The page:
Win 2K to Be E-Biz OS at Services Startup

FRAMINGHAM (03/20/2000) - Microsoft Corp.'s $1 billion services venture with New York-based Andersen Consulting Inc., announced last week, is a gutsy move and not without risk, say users and analysts. While the venture, called Avanade, may help Microsoft catch up in the e-commerce arena, it could also alienate systems integrators the vendor relies on in other areas, they said.

Avanade will provide professional services around Windows 2000. For Andersen, it provides an early leap into Windows 2000-based solutions, said Dwight Davis, an analyst at Summit Strategies Inc. in Boston.

"I'm surprised by the level of commitment this represents from the part of Microsoft to try to position its platforms for e-business and e-commerce applications," said David Cearley, an analyst at market research firm Meta Group Inc. in Stamford, Connecticut. "They need to do this because they are behind in [electronic business]."

In particular, the creation of Avanade may help Microsoft grab a larger piece of the emerging market for business-to-business exchanges, said Carl Lenz, a research analyst at Gartner Group Inc. in Stamford. "This allows Andersen to use Microsoft infrastructure to create [online] marketplaces," said Lenz.

So far, Microsoft's own consulting efforts have been limited to advising large customers about the rollout of specific Microsoft products; it has chosen to partner with leading integrators for everything else. Departing from this approach may alienate key integrators such as KPMG Consulting LLC, with which it announced an electronic-business alliance only last month, Cearley said.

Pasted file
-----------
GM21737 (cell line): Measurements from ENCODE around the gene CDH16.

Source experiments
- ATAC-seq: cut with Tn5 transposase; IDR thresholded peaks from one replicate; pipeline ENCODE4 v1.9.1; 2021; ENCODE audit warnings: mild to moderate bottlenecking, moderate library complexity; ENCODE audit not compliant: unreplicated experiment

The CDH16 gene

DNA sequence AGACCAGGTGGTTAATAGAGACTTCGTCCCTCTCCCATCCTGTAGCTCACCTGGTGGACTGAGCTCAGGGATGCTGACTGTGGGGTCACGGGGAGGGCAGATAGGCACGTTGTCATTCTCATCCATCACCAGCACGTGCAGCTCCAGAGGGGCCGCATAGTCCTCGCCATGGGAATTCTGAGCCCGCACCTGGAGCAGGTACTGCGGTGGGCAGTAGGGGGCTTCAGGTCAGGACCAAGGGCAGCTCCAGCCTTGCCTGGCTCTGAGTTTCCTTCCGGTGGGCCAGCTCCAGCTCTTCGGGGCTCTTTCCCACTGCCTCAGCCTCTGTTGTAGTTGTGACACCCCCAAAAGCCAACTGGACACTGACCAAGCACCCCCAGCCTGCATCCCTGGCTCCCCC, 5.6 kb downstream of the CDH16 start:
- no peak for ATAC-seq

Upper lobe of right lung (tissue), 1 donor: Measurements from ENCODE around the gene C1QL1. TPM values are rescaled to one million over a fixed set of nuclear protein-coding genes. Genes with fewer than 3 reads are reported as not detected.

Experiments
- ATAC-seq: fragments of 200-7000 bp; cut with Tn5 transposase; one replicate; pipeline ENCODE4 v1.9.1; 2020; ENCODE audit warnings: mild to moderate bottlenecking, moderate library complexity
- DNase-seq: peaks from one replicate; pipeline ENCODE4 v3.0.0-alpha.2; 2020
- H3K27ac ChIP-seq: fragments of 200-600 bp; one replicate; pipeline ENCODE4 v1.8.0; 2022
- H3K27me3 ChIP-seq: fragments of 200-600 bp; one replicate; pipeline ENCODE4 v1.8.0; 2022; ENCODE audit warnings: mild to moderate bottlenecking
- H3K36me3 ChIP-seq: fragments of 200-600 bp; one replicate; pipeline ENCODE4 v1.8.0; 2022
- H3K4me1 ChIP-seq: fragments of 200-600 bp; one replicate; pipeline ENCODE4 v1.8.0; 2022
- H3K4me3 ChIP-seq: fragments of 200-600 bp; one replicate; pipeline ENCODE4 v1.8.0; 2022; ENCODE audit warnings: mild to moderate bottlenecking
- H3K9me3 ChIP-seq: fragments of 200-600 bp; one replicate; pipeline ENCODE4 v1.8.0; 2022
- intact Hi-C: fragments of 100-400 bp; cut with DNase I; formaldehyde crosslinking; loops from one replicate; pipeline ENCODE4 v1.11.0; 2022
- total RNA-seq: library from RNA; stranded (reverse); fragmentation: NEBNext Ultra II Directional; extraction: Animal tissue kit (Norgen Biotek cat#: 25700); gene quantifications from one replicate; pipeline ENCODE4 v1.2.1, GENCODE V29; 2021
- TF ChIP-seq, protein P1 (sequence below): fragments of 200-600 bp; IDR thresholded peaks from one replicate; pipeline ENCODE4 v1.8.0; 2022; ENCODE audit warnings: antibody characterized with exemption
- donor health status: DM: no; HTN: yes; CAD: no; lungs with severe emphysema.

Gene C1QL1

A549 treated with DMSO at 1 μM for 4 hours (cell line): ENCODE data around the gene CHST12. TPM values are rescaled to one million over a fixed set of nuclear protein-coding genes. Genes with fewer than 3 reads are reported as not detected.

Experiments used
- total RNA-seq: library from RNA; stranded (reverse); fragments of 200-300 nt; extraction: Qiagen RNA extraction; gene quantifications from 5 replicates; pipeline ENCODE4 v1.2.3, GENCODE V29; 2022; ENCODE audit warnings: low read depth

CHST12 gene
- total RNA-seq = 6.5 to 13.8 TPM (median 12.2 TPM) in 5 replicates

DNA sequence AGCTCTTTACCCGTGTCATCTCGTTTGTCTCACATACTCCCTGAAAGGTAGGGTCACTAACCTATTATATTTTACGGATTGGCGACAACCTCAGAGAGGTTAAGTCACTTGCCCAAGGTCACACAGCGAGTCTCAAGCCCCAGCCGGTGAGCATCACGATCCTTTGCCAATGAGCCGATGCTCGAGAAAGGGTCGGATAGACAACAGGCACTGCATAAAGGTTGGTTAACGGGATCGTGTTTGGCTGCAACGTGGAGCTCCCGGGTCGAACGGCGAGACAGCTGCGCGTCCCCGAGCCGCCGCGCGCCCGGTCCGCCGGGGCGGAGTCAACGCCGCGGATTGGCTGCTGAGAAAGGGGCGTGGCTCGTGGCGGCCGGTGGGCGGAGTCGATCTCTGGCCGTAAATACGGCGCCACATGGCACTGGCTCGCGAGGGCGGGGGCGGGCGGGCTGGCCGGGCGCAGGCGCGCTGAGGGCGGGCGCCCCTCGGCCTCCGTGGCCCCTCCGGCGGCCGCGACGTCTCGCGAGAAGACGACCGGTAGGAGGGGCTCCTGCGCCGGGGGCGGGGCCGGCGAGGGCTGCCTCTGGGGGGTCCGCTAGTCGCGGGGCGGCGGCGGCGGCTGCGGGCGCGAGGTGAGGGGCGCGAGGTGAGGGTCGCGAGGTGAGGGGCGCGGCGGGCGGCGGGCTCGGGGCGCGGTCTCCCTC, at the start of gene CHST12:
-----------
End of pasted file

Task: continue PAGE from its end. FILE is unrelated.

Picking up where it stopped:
"Microsoft is in no position to make waves with these other vendors," said Albert Nekimken, an analyst at Input in Vienna, Virginia.

Cearley also questioned the approach of forming a new company exclusively around Microsoft products.

"Things are moving more toward openness and heterogeneity," said Cearley. He said Avanade will need to integrate technologies from multiple vendors to be successful.

If it does, that would be good news to Darren MarElia, director of Windows NT architecture and planning at San Francisco-based Charles Schwab & Co. "The area where I think Andersen can probably add the most value over Microsoft Consultancy Services is in heterogeneous environments, where a Microsoft solution must coexist with other platforms and architectures," said MarElia.

"I think it's a very smart move from Microsoft," said Deb Mukherjee, vice president and chief technology officer at Los Angeles-based Farmers Insurance Group of Companies. "They needed to do something dramatic and provocative."

Mukherjee said he is unlikely to call on the services of Avanade. But he said the fact that Microsoft is backing up its enterprise ambitions gives him more confidence in Windows 2000 as an enterprise platform.

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